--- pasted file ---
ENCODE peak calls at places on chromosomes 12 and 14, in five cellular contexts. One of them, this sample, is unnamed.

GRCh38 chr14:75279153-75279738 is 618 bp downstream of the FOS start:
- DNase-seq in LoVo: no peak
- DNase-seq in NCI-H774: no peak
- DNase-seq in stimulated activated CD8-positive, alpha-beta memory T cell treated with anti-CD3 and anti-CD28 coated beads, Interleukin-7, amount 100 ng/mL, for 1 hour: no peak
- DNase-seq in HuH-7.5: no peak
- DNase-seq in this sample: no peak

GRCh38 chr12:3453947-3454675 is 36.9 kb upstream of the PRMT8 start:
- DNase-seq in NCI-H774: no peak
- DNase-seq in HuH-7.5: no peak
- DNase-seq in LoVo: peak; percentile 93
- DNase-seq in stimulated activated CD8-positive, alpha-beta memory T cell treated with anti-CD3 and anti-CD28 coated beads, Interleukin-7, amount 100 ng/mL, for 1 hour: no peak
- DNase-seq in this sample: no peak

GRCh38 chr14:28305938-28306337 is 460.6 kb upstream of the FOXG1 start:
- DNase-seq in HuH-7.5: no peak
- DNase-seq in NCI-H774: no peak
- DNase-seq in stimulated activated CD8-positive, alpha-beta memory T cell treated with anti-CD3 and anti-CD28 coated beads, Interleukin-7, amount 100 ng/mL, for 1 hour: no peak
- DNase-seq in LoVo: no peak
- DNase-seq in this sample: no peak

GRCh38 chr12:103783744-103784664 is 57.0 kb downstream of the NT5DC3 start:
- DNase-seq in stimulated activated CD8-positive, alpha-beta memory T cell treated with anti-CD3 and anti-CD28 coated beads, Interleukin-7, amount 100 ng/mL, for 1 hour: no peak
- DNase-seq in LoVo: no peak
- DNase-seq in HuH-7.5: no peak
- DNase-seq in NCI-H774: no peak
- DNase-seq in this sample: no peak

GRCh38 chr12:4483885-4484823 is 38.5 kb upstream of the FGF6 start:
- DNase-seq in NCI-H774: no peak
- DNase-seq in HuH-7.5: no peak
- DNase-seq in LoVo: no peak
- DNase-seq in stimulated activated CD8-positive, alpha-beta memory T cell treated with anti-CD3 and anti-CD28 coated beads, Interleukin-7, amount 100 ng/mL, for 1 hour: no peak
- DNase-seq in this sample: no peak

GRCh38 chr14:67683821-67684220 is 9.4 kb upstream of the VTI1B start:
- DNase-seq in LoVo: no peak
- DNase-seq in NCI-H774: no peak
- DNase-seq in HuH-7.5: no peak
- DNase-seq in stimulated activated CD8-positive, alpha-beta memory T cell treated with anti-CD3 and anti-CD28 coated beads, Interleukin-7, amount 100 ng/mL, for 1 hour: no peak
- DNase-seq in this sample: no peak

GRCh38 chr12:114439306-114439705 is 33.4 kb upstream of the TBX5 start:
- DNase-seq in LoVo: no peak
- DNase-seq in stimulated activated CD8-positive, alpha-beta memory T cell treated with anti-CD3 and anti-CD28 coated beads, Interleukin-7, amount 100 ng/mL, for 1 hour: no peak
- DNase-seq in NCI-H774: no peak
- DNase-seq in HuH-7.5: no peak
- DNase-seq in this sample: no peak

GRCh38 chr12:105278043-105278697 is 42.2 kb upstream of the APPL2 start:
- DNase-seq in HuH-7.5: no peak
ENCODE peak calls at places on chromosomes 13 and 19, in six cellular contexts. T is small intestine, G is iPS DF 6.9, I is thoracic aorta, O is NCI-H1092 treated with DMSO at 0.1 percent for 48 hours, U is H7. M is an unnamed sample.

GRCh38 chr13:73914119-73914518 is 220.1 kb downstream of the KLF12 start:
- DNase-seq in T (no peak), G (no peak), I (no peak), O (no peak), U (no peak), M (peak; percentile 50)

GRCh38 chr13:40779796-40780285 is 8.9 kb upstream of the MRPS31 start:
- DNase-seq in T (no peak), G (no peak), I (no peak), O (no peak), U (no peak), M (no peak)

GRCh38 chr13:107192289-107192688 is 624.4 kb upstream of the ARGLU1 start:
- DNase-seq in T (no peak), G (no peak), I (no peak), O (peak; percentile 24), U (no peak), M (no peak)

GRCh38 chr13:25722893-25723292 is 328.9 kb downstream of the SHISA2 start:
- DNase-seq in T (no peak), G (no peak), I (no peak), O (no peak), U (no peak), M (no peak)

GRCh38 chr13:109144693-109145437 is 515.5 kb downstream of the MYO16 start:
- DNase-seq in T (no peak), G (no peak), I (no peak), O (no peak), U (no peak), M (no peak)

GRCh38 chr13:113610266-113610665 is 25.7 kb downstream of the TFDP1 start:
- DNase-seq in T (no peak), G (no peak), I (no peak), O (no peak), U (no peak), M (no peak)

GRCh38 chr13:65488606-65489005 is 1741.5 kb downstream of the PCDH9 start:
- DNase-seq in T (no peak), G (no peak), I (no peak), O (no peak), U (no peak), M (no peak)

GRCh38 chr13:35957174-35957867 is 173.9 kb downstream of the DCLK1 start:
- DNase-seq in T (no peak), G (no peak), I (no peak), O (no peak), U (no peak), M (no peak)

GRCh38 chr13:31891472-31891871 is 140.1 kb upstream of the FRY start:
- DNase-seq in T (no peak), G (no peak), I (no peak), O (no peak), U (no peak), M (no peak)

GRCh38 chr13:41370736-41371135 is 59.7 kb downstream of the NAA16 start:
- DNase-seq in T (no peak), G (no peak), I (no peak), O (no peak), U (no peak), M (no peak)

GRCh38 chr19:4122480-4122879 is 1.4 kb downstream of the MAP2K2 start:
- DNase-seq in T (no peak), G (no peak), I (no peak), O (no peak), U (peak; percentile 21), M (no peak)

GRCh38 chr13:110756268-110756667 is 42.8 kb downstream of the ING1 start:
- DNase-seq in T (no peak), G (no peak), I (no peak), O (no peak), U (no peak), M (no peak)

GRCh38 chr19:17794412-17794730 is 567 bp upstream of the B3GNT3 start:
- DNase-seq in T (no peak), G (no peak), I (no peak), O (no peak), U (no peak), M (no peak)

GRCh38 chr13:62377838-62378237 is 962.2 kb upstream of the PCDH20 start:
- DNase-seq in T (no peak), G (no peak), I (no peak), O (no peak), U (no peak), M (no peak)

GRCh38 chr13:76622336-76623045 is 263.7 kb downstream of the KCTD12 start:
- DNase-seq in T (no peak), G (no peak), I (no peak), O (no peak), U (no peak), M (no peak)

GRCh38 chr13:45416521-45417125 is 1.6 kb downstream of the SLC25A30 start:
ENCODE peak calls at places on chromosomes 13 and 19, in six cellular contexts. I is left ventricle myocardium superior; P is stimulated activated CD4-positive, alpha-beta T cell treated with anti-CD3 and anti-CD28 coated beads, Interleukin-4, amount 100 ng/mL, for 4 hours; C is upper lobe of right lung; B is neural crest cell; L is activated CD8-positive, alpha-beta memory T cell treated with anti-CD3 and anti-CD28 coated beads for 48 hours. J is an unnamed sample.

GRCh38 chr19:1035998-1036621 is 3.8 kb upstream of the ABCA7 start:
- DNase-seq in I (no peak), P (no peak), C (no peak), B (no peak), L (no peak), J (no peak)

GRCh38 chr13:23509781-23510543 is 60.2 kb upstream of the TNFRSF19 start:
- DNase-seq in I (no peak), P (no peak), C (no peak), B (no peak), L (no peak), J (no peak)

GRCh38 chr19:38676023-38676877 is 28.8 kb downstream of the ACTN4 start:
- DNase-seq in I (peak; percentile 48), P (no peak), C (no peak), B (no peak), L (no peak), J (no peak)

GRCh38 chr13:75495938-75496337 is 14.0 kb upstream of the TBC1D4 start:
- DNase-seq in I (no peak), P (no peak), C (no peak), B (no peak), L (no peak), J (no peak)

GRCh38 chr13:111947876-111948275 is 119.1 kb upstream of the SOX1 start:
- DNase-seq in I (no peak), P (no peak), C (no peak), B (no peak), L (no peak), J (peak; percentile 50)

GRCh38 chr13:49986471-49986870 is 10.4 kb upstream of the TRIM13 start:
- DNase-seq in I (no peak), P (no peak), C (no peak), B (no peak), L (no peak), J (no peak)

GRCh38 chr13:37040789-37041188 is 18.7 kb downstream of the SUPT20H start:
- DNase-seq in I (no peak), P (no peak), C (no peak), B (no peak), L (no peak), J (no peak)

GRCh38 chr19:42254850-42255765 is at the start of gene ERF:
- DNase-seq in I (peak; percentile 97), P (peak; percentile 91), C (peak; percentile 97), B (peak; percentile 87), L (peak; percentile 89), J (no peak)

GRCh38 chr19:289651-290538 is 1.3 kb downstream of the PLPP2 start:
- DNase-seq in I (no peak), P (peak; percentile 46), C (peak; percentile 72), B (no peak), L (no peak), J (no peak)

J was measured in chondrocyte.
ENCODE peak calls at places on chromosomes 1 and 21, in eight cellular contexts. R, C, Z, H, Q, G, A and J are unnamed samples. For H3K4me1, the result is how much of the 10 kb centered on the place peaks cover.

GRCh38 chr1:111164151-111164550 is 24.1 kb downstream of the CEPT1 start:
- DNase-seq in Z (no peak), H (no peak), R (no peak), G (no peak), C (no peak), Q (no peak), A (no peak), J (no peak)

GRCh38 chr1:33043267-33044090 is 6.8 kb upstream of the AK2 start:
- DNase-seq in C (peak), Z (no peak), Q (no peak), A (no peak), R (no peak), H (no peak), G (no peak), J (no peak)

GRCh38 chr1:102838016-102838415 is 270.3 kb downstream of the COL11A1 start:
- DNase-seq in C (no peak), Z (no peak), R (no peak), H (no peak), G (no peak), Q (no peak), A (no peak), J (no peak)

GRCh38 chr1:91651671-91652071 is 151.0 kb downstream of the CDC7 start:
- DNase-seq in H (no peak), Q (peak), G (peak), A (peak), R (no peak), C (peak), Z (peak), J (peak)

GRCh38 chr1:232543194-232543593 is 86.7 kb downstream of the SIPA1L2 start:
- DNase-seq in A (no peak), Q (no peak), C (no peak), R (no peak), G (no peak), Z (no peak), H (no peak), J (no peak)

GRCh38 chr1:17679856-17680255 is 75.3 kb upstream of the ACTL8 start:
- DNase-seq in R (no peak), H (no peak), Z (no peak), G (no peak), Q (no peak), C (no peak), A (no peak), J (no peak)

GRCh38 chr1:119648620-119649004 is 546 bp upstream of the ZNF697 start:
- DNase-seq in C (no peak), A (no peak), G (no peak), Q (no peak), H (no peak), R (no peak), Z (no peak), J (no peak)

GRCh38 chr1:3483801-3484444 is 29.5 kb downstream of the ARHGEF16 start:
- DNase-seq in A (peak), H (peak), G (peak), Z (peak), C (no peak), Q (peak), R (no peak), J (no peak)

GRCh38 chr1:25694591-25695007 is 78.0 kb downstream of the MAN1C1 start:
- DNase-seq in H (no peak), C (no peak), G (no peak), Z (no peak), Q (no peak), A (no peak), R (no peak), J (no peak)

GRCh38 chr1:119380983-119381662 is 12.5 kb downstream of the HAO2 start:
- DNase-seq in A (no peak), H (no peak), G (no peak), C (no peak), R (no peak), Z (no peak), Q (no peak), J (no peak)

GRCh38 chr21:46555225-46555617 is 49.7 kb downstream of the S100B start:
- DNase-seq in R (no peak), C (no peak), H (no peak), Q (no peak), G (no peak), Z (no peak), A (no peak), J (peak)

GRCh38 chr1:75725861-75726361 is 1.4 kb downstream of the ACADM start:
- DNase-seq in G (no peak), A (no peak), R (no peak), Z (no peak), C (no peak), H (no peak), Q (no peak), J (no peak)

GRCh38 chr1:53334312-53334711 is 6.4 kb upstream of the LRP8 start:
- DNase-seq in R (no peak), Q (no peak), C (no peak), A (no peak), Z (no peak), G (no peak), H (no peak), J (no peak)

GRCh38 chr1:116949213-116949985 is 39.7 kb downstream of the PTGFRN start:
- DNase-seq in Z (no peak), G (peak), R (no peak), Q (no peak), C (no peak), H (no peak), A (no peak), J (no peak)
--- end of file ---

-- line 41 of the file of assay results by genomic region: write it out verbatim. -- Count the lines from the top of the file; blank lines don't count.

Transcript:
- DNase-seq in NCI-H774: no peak